In 597, Pope Gregory sent a party of monks to Canterbury, and they brought with them Christianity and the Roman alphabet. In 602, King Ethelbert of Kent asked those monks to write down the laws of his people. Since the king wanted the job done in English, the monks were obliged to adapt Roman letters to English sounds and Roman punctuation to English sentences. English spelling got a very good start. The monks made a near perfect fit between letters and sounds even inventing four new letters to represent Germanic sounds not found in Italic languages. English punctuation by contrast got off to a rocky start, but that was not the monks’ fault.

Much of the story is told in J. H. Chauvier’s Treatise on Punctuation, translated from the French in 1849. Early Western Christians wrote as the Romans wrote, and the Romans had no punctuation at all. They did not make spaces between their words, and their letters were all one size, big. That made for slow writing and slow reading. When the monks came along to serve as the scribes of the Church in the sixth century, they devised ways to speed things up. They accelerated writing by reducing the size of the letters and running them together so that their pens did not have to leave the page. That kind of writing is called ‘cursive’, Latin for running. The minuscules - the little letters - speeded writing but slowed reading. To speed-up reading, the monks put a dot between each word. Periodically, something more was needed, something to tell where one thought ended and another started. Roman rhetoricians had called that kind of break a periodus. To indicate it, the monks put three dots. They used a big letter, a majuscule, to show that a new periodus was beginning. Beyond the dots and different sized letters, the earliest punctuation was not very helpful. A little leaf or fruit drawn near a word could indicate a pause or a change of tone, but ornamentals never worked well.

Then one day it occurred to a monk that that there was no need for the dot. The space where the dot went was enough to show where one word ended and another began. In fact, the space was better than a dot, and the single dot became spare, but not for long. The dot could do the work of the ornamentals. A dot over a word came to indicate a pause; a dot after a word came to indicate a pause; a dot after a word came to indicate equivalence; a dot under a word came to indicate a periodus. Those dots are the starting point of the modern comma, colon and full stop. Nonetheless, manuscript punctuation was never regular, it varied from one monastic order to another, and it was often left out altogether.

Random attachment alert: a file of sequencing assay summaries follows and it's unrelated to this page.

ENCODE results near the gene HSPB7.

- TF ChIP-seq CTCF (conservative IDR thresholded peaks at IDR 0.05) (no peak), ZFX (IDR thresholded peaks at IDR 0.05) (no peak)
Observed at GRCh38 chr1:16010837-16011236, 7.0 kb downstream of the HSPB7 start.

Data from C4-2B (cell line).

So things went for nine centuries, but, in 1476, a printing press arrived in Westminster. William Caxton, a man who had learned the new technology on the Continent, had set up shop and was producing books twenty times faster than a monk. Initially, Caxton experimented with different forms of punctuation but settled upon the stroke for marking groups of words, the colon for marking distinct syntactic pauses and the full stop for indicating both the end of a sentence and a brief pause.  It was a start on a modern system of punctuation, but it was a confused start and other printers had other ideas.

Printers began to appear everywhere, and they wanted to sell books all over the country to an ever-increasing readership. Escaping the monastery and the library, books spread like wild fire. They needed new kinds of covers, title pages, fonts, formats, headings, sectioning, chaptering, spelling, and punctuation. By 1600, the book and page as we know them had emerged. Caxton's punctuation had been replaced; the comma had been substituted for the stroke and new punctuation marks had appeared.